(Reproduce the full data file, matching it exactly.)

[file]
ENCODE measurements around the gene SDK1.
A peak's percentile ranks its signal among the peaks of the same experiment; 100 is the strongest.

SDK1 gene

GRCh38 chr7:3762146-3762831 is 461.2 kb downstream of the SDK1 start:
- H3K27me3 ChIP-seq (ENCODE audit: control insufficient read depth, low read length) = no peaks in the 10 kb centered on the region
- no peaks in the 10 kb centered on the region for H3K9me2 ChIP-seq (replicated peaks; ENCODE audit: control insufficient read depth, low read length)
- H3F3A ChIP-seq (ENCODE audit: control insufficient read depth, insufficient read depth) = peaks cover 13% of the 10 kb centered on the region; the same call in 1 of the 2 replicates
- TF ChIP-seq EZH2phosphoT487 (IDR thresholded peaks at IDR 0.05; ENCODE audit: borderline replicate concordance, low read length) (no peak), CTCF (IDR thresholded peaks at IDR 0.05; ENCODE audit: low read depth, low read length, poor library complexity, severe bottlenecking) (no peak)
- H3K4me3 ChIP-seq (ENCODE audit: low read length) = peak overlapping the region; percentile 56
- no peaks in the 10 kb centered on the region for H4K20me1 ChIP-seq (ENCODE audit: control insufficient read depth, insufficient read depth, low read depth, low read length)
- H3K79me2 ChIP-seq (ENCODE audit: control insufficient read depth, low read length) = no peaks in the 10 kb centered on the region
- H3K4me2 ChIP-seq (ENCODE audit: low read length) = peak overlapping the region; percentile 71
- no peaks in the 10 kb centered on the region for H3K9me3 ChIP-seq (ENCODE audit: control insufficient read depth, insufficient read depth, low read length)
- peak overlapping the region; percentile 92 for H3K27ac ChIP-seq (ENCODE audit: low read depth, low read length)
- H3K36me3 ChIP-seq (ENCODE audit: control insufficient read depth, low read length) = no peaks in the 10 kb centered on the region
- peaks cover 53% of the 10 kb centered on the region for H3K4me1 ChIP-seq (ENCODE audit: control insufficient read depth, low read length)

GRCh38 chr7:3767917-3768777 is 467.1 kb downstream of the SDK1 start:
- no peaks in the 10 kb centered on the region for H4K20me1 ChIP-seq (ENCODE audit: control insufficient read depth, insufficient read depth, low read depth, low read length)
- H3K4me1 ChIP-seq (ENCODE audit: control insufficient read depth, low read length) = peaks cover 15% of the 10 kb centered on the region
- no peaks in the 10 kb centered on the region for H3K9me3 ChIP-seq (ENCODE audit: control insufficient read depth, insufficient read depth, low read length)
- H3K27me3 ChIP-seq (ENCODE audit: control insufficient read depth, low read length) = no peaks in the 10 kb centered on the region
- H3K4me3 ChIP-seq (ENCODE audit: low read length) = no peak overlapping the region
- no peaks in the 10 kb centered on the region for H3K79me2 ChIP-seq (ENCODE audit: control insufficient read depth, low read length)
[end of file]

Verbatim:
ENCODE measurements around the gene SDK1.
A peak's percentile ranks its signal among the peaks of the same experiment; 100 is the strongest.

SDK1 gene

GRCh38 chr7:3762146-3762831 is 461.2 kb downstream of the SDK1 start:
- H3K27me3 ChIP-seq (ENCODE audit: control insufficient read depth, low read length) = no peaks in the 10 kb centered on the region
- no peaks in the 10 kb centered on the region for H3K9me2 ChIP-seq (replicated peaks; ENCODE audit: control insufficient read depth, low read length)
- H3F3A ChIP-seq (ENCODE audit: control insufficient read depth, insufficient read depth) = peaks cover 13% of the 10 kb centered on the region; the same call in 1 of the 2 replicates
- TF ChIP-seq EZH2phosphoT487 (IDR thresholded peaks at IDR 0.05; ENCODE audit: borderline replicate concordance, low read length) (no peak), CTCF (IDR thresholded peaks at IDR 0.05; ENCODE audit: low read depth, low read length, poor library complexity, severe bottlenecking) (no peak)
- H3K4me3 ChIP-seq (ENCODE audit: low read length) = peak overlapping the region; percentile 56
- no peaks in the 10 kb centered on the region for H4K20me1 ChIP-seq (ENCODE audit: control insufficient read depth, insufficient read depth, low read depth, low read length)
- H3K79me2 ChIP-seq (ENCODE audit: control insufficient read depth, low read length) = no peaks in the 10 kb centered on the region
- H3K4me2 ChIP-seq (ENCODE audit: low read length) = peak overlapping the region; percentile 71
- no peaks in the 10 kb centered on the region for H3K9me3 ChIP-seq (ENCODE audit: control insufficient read depth, insufficient read depth, low read length)
- peak overlapping the region; percentile 92 for H3K27ac ChIP-seq (ENCODE audit: low read depth, low read length)
- H3K36me3 ChIP-seq (ENCODE audit: control insufficient read depth, low read length) = no peaks in the 10 kb centered on the region
- peaks cover 53% of the 10 kb centered on the region for H3K4me1 ChIP-seq (ENCODE audit: control insufficient read depth, low read length)

GRCh38 chr7:3767917-3768777 is 467.1 kb downstream of the SDK1 start:
- no peaks in the 10 kb centered on the region for H4K20me1 ChIP-seq (ENCODE audit: control insufficient read depth, insufficient read depth, low read depth, low read length)
- H3K4me1 ChIP-seq (ENCODE audit: control insufficient read depth, low read length) = peaks cover 15% of the 10 kb centered on the region
- no peaks in the 10 kb centered on the region for H3K9me3 ChIP-seq (ENCODE audit: control insufficient read depth, insufficient read depth, low read length)
- H3K27me3 ChIP-seq (ENCODE audit: control insufficient read depth, low read length) = no peaks in the 10 kb centered on the region
- H3K4me3 ChIP-seq (ENCODE audit: low read length) = no peak overlapping the region
- no peaks in the 10 kb centered on the region for H3K79me2 ChIP-seq (ENCODE audit: control insufficient read depth, low read length)